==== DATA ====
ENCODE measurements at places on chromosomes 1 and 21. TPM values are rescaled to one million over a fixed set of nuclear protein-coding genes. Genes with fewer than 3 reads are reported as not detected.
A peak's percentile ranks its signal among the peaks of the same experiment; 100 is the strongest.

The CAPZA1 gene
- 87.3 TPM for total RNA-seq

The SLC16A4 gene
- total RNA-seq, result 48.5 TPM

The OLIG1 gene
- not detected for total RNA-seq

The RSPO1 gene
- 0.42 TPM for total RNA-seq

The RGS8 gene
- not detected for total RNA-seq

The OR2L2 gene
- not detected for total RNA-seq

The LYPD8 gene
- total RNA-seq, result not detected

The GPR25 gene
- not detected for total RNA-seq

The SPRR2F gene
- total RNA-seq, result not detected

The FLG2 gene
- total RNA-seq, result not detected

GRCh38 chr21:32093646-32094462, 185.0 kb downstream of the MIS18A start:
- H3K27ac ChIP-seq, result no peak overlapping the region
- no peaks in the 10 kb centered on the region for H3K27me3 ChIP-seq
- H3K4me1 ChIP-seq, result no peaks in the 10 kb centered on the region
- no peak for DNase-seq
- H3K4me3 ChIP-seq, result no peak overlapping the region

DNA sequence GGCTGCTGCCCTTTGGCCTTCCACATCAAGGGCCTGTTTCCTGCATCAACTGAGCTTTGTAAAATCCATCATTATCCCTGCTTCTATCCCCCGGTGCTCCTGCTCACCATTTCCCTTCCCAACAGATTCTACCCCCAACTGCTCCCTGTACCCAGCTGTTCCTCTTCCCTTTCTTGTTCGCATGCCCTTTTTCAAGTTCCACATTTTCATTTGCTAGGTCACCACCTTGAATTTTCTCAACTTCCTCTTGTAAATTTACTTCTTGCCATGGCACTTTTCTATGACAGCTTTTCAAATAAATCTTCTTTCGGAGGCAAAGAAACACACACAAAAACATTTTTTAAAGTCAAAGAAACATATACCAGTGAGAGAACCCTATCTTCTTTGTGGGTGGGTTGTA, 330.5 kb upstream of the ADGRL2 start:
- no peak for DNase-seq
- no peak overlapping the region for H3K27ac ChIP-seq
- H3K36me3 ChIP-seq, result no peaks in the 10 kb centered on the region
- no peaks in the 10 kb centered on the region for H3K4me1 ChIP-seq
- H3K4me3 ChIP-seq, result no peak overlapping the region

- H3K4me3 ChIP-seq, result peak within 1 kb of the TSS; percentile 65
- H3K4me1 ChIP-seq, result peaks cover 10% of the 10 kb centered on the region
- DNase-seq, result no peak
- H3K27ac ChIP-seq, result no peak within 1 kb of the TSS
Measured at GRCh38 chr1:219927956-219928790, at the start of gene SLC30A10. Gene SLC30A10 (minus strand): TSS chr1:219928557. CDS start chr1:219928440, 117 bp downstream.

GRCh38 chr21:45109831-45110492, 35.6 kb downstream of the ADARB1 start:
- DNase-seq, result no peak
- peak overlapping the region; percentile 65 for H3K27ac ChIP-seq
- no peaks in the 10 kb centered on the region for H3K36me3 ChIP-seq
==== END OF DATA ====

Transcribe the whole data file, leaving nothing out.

ENCODE measurements at places on chromosomes 1 and 21. TPM values are rescaled to one million over a fixed set of nuclear protein-coding genes. Genes with fewer than 3 reads are reported as not detected.
A peak's percentile ranks its signal among the peaks of the same experiment; 100 is the strongest.

The CAPZA1 gene
- 87.3 TPM for total RNA-seq

The SLC16A4 gene
- total RNA-seq, result 48.5 TPM

The OLIG1 gene
- not detected for total RNA-seq

The RSPO1 gene
- 0.42 TPM for total RNA-seq

The RGS8 gene
- not detected for total RNA-seq

The OR2L2 gene
- not detected for total RNA-seq

The LYPD8 gene
- total RNA-seq, result not detected

The GPR25 gene
- not detected for total RNA-seq

The SPRR2F gene
- total RNA-seq, result not detected

The FLG2 gene
- total RNA-seq, result not detected

GRCh38 chr21:32093646-32094462, 185.0 kb downstream of the MIS18A start:
- H3K27ac ChIP-seq, result no peak overlapping the region
- no peaks in the 10 kb centered on the region for H3K27me3 ChIP-seq
- H3K4me1 ChIP-seq, result no peaks in the 10 kb centered on the region
- no peak for DNase-seq
- H3K4me3 ChIP-seq, result no peak overlapping the region

DNA sequence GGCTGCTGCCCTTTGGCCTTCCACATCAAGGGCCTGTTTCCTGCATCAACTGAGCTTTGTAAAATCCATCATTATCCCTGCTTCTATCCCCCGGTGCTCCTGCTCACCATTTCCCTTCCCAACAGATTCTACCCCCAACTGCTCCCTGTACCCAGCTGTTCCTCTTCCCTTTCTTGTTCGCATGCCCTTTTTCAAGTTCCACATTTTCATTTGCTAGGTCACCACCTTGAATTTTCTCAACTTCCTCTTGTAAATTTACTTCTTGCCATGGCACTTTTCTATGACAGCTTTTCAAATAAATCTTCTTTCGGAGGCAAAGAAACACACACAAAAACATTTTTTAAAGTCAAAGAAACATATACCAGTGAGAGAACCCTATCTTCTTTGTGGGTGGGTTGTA, 330.5 kb upstream of the ADGRL2 start:
- no peak for DNase-seq
- no peak overlapping the region for H3K27ac ChIP-seq
- H3K36me3 ChIP-seq, result no peaks in the 10 kb centered on the region
- no peaks in the 10 kb centered on the region for H3K4me1 ChIP-seq
- H3K4me3 ChIP-seq, result no peak overlapping the region

- H3K4me3 ChIP-seq, result peak within 1 kb of the TSS; percentile 65
- H3K4me1 ChIP-seq, result peaks cover 10% of the 10 kb centered on the region
- DNase-seq, result no peak
- H3K27ac ChIP-seq, result no peak within 1 kb of the TSS
Measured at GRCh38 chr1:219927956-219928790, at the start of gene SLC30A10. Gene SLC30A10 (minus strand): TSS chr1:219928557. CDS start chr1:219928440, 117 bp downstream.

GRCh38 chr21:45109831-45110492, 35.6 kb downstream of the ADARB1 start:
- DNase-seq, result no peak
- peak overlapping the region; percentile 65 for H3K27ac ChIP-seq
- no peaks in the 10 kb centered on the region for H3K36me3 ChIP-seq